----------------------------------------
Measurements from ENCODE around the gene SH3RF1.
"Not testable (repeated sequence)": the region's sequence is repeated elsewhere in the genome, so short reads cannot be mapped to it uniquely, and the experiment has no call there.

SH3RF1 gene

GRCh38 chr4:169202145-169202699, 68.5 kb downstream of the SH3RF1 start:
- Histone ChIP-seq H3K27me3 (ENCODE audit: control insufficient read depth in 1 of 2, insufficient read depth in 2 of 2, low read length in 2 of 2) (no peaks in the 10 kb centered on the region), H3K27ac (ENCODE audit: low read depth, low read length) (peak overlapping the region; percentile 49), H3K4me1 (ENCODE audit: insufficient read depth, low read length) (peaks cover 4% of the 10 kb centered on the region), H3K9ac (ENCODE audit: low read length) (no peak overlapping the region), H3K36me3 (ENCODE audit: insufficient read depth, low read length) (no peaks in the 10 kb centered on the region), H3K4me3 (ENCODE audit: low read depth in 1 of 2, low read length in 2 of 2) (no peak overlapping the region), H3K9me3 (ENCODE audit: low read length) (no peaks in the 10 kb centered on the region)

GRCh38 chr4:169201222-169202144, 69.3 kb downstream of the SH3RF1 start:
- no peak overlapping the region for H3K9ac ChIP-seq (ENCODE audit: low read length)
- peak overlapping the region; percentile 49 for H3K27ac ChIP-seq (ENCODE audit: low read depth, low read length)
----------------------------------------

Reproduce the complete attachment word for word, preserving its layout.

Measurements from ENCODE around the gene SH3RF1.
"Not testable (repeated sequence)": the region's sequence is repeated elsewhere in the genome, so short reads cannot be mapped to it uniquely, and the experiment has no call there.

SH3RF1 gene

GRCh38 chr4:169202145-169202699, 68.5 kb downstream of the SH3RF1 start:
- Histone ChIP-seq H3K27me3 (ENCODE audit: control insufficient read depth in 1 of 2, insufficient read depth in 2 of 2, low read length in 2 of 2) (no peaks in the 10 kb centered on the region), H3K27ac (ENCODE audit: low read depth, low read length) (peak overlapping the region; percentile 49), H3K4me1 (ENCODE audit: insufficient read depth, low read length) (peaks cover 4% of the 10 kb centered on the region), H3K9ac (ENCODE audit: low read length) (no peak overlapping the region), H3K36me3 (ENCODE audit: insufficient read depth, low read length) (no peaks in the 10 kb centered on the region), H3K4me3 (ENCODE audit: low read depth in 1 of 2, low read length in 2 of 2) (no peak overlapping the region), H3K9me3 (ENCODE audit: low read length) (no peaks in the 10 kb centered on the region)

GRCh38 chr4:169201222-169202144, 69.3 kb downstream of the SH3RF1 start:
- no peak overlapping the region for H3K9ac ChIP-seq (ENCODE audit: low read length)
- peak overlapping the region; percentile 49 for H3K27ac ChIP-seq (ENCODE audit: low read depth, low read length)